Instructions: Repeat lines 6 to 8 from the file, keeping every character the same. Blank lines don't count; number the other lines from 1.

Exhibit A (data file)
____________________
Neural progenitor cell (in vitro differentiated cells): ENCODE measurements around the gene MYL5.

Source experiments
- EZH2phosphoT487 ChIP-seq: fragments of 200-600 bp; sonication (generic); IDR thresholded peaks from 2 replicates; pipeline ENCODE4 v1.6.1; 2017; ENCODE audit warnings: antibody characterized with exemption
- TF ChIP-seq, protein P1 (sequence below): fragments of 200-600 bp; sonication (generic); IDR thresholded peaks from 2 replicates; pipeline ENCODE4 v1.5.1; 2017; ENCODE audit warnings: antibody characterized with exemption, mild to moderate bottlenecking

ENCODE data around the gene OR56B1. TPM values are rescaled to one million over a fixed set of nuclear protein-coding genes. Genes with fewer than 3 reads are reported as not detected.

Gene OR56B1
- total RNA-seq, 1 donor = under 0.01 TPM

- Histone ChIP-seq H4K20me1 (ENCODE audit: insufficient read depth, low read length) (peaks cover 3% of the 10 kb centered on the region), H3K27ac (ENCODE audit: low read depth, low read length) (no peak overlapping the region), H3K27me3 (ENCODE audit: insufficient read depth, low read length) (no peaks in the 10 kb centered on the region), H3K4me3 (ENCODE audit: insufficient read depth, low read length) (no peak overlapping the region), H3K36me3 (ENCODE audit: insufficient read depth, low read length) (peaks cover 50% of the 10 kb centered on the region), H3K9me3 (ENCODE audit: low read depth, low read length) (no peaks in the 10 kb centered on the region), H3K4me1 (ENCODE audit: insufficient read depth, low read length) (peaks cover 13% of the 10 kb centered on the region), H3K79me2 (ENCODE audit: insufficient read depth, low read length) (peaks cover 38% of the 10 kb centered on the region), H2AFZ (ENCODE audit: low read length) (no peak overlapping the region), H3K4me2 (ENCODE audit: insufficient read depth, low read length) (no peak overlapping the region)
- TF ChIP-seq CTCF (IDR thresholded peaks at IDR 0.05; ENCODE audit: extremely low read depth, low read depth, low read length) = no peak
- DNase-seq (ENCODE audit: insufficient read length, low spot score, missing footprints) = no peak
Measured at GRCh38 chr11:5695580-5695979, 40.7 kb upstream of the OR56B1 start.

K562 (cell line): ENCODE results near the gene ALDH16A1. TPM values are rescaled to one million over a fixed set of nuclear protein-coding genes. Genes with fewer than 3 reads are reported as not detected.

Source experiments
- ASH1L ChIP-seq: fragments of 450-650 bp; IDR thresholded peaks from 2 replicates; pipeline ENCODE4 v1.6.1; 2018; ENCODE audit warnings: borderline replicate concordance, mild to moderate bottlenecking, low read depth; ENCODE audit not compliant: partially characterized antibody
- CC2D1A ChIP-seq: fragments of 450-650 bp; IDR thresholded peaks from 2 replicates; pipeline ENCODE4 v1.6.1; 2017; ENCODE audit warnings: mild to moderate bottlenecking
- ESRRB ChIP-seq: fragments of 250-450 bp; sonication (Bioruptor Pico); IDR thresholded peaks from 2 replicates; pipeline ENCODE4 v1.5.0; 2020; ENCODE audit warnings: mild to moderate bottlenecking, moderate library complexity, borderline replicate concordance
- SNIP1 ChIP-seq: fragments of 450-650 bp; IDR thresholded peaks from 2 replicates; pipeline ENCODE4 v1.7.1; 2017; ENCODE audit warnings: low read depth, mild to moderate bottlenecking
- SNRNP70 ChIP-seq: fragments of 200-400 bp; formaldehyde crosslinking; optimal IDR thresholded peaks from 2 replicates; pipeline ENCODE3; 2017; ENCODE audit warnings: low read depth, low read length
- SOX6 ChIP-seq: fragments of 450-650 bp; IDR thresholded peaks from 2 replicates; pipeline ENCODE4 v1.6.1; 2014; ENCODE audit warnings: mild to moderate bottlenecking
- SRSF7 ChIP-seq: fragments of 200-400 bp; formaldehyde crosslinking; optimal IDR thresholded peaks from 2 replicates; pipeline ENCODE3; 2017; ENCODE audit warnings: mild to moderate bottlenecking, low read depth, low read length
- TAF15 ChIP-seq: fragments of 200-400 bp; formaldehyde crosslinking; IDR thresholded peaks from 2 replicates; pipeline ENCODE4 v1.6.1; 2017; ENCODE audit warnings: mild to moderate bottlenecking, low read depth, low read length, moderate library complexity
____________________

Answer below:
Gene OR56B1
- total RNA-seq, 1 donor = under 0.01 TPM

- Histone ChIP-seq H4K20me1 (ENCODE audit: insufficient read depth, low read length) (peaks cover 3% of the 10 kb centered on the region), H3K27ac (ENCODE audit: low read depth, low read length) (no peak overlapping the region), H3K27me3 (ENCODE audit: insufficient read depth, low read length) (no peaks in the 10 kb centered on the region), H3K4me3 (ENCODE audit: insufficient read depth, low read length) (no peak overlapping the region), H3K36me3 (ENCODE audit: insufficient read depth, low read length) (peaks cover 50% of the 10 kb centered on the region), H3K9me3 (ENCODE audit: low read depth, low read length) (no peaks in the 10 kb centered on the region), H3K4me1 (ENCODE audit: insufficient read depth, low read length) (peaks cover 13% of the 10 kb centered on the region), H3K79me2 (ENCODE audit: insufficient read depth, low read length) (peaks cover 38% of the 10 kb centered on the region), H2AFZ (ENCODE audit: low read length) (no peak overlapping the region), H3K4me2 (ENCODE audit: insufficient read depth, low read length) (no peak overlapping the region)